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It's 2nd-and-1 and 3rd-and-1 from the opponent's 3-yard line. What personnel package does Atlanta throw out there?
If you guessed the logical two-tight end, two-running back package with an extra lineman in there to gain at least the yard to get four more chances at the end zone, you'd be 100 percent wrong.
Nope, instead, Atlanta opts for 11 personnel or just one tight end and one running back with three receivers.
And instead of calling a run play to try and gain that singular yard, they miss on consecutive passes and kick a field goal. So why do the Falcons not put the best 11 men on the field for that situation?
It looks like they are over-coaching right now to try and get something to happen. Don't over think it. Don't worry if they can see it coming. The red zone offense is about imposing your will on the other team.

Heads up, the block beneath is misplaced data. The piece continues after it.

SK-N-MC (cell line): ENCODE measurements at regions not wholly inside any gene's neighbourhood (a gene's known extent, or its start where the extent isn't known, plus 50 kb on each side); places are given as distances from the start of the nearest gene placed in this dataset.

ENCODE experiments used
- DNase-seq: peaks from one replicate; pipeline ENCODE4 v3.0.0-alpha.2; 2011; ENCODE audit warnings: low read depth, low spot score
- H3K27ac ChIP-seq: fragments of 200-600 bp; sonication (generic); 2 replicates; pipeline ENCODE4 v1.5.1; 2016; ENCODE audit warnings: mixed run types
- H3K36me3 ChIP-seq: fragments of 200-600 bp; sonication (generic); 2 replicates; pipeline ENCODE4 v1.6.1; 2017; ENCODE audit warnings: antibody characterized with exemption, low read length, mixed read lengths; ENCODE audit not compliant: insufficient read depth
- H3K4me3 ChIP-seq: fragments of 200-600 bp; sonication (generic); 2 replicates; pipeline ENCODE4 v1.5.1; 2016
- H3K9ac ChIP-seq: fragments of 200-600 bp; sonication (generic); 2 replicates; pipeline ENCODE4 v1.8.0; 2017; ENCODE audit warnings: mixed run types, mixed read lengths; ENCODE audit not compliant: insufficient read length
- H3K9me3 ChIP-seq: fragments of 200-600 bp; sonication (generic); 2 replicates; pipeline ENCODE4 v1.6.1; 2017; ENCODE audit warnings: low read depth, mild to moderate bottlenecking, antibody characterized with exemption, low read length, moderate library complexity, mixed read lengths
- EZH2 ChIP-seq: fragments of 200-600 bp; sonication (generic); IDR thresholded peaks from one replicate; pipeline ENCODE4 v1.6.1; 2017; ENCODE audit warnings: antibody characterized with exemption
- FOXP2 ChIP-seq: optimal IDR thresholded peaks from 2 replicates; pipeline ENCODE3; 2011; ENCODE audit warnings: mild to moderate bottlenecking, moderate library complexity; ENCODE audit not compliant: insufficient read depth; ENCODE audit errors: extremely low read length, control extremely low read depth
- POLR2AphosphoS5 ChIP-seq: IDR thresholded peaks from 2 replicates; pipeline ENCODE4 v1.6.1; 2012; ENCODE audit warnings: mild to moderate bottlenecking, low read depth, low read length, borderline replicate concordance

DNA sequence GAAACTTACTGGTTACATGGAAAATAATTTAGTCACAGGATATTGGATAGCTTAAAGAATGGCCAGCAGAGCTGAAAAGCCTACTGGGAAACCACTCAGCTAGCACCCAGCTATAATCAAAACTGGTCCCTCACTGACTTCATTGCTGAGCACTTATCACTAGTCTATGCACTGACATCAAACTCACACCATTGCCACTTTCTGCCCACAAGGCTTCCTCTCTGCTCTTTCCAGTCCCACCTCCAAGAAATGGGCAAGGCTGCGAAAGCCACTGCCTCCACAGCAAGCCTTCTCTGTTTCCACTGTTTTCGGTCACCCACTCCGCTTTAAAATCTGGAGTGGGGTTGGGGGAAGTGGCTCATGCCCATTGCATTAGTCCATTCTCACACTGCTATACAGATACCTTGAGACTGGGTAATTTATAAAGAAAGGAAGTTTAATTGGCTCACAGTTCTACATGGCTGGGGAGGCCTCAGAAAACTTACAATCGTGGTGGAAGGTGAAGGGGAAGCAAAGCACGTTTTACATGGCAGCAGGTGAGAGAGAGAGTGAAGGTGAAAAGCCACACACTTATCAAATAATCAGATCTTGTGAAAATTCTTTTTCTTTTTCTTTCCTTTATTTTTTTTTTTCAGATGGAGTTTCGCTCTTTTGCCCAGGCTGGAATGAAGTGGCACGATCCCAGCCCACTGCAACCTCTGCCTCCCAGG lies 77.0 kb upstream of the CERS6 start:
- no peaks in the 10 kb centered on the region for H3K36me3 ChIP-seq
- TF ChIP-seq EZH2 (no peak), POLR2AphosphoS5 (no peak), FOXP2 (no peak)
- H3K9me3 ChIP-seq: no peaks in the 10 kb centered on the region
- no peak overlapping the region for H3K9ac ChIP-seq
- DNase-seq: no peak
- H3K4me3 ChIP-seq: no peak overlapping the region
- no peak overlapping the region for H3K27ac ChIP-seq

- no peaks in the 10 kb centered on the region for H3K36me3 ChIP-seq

And Atlanta has been unable to do that.
They need to take a lesson from the 2010 Falcons who would line up in that 22 personnel and just pound the rock up the middle with no remorse in that kind of situation. They need to make sure the personnel on the field matches the situation on the field.
This is the biggest issue with the offense in the red zone. And it's the thing the offense does the best at when they are out of the red zone. And that's no coincidence.
All stats used are either from Pro Football Focus' Premium Stats (subscription required), ESPN, CFBStats or the NFL. All contract information is courtesy of Spotrac and Rotoworld.
Scott Carasik is a Featured Columnist for Bleacher Report. He covers the Atlanta Falcons, NFL and NFL draft. He also runs DraftFalcons.com.